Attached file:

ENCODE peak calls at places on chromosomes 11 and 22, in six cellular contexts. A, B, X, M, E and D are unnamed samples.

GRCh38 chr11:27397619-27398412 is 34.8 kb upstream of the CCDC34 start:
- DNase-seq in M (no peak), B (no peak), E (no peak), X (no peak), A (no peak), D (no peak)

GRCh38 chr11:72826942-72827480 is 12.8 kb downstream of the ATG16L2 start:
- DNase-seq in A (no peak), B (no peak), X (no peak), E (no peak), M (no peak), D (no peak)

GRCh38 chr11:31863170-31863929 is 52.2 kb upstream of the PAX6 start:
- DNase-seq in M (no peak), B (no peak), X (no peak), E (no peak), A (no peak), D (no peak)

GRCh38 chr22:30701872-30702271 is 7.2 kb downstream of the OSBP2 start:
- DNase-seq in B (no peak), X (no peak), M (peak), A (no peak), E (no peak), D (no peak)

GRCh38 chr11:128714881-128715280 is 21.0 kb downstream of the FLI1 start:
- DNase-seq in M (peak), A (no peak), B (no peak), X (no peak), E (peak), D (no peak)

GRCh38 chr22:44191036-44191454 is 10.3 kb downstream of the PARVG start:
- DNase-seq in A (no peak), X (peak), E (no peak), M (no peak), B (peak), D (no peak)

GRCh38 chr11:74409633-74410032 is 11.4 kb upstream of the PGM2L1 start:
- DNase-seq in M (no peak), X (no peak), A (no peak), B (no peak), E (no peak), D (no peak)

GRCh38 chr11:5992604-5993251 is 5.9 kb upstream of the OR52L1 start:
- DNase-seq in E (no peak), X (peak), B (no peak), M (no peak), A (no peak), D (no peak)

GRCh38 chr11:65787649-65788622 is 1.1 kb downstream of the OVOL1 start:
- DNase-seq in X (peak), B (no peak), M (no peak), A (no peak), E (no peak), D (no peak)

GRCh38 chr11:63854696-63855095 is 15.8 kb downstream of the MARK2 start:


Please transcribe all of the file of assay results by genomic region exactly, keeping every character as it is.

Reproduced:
ENCODE peak calls at places on chromosomes 11 and 22, in six cellular contexts. A, B, X, M, E and D are unnamed samples.

GRCh38 chr11:27397619-27398412 is 34.8 kb upstream of the CCDC34 start:
- DNase-seq in M (no peak), B (no peak), E (no peak), X (no peak), A (no peak), D (no peak)

GRCh38 chr11:72826942-72827480 is 12.8 kb downstream of the ATG16L2 start:
- DNase-seq in A (no peak), B (no peak), X (no peak), E (no peak), M (no peak), D (no peak)

GRCh38 chr11:31863170-31863929 is 52.2 kb upstream of the PAX6 start:
- DNase-seq in M (no peak), B (no peak), X (no peak), E (no peak), A (no peak), D (no peak)

GRCh38 chr22:30701872-30702271 is 7.2 kb downstream of the OSBP2 start:
- DNase-seq in B (no peak), X (no peak), M (peak), A (no peak), E (no peak), D (no peak)

GRCh38 chr11:128714881-128715280 is 21.0 kb downstream of the FLI1 start:
- DNase-seq in M (peak), A (no peak), B (no peak), X (no peak), E (peak), D (no peak)

GRCh38 chr22:44191036-44191454 is 10.3 kb downstream of the PARVG start:
- DNase-seq in A (no peak), X (peak), E (no peak), M (no peak), B (peak), D (no peak)

GRCh38 chr11:74409633-74410032 is 11.4 kb upstream of the PGM2L1 start:
- DNase-seq in M (no peak), X (no peak), A (no peak), B (no peak), E (no peak), D (no peak)

GRCh38 chr11:5992604-5993251 is 5.9 kb upstream of the OR52L1 start:
- DNase-seq in E (no peak), X (peak), B (no peak), M (no peak), A (no peak), D (no peak)

GRCh38 chr11:65787649-65788622 is 1.1 kb downstream of the OVOL1 start:
- DNase-seq in X (peak), B (no peak), M (no peak), A (no peak), E (no peak), D (no peak)

GRCh38 chr11:63854696-63855095 is 15.8 kb downstream of the MARK2 start: